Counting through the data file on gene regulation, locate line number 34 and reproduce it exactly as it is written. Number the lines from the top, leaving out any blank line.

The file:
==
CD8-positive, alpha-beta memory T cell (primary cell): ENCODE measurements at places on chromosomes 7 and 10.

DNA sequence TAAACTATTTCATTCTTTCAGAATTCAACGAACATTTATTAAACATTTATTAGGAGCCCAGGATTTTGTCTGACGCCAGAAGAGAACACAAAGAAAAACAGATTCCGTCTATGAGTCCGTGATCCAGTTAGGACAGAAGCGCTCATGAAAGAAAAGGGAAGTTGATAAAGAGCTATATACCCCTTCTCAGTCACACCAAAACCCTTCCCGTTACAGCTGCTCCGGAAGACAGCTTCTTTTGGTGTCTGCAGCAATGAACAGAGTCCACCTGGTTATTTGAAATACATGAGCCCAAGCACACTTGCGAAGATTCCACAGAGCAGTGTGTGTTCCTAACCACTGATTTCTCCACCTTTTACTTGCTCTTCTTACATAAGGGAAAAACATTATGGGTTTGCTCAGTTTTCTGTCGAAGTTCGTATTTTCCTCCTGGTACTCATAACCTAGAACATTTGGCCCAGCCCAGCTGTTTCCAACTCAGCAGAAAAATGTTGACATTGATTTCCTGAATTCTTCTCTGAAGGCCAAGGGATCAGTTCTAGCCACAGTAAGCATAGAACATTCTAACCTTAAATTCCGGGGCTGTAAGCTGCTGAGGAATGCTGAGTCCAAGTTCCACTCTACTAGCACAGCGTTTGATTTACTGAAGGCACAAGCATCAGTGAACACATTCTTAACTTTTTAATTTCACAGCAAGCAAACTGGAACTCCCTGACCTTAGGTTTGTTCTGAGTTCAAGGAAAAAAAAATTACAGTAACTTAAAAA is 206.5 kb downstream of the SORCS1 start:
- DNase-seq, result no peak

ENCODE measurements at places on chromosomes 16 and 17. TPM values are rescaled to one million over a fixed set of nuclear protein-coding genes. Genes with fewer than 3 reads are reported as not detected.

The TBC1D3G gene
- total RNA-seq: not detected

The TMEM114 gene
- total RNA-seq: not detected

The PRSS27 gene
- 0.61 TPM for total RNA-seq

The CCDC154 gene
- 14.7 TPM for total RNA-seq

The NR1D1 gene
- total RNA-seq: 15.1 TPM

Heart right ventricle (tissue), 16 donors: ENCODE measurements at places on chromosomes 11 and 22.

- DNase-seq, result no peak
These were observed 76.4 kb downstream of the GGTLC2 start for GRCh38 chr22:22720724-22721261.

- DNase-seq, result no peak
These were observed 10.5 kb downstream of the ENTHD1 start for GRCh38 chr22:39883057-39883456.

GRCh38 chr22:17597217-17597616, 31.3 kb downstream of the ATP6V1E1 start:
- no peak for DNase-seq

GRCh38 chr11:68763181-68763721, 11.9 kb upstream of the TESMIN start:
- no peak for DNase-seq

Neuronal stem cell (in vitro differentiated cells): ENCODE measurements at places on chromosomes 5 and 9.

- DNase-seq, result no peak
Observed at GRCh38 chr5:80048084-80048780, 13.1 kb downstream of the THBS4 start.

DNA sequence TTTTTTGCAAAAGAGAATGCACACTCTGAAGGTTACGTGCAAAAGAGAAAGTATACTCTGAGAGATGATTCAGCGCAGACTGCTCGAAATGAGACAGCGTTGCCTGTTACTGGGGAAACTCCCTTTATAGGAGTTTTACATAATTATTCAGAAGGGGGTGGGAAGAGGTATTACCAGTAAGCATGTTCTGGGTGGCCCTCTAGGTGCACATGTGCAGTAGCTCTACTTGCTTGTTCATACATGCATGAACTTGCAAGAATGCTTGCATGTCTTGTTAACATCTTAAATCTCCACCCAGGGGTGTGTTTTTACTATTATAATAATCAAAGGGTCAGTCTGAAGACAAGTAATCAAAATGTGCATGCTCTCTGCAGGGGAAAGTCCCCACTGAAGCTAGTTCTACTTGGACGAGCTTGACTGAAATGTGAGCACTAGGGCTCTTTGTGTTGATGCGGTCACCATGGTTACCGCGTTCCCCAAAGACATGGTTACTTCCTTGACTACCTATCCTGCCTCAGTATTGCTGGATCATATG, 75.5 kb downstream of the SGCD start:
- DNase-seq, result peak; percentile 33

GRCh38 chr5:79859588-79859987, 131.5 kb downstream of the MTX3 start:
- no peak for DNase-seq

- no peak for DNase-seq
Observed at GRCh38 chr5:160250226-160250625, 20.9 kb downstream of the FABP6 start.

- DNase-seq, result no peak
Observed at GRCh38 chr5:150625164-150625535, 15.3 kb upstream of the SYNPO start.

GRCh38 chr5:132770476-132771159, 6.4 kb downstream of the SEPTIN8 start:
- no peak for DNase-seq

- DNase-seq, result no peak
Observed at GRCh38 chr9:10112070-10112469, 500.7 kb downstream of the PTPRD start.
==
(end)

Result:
Observed at GRCh38 chr5:150625164-150625535, 15.3 kb upstream of the SYNPO start.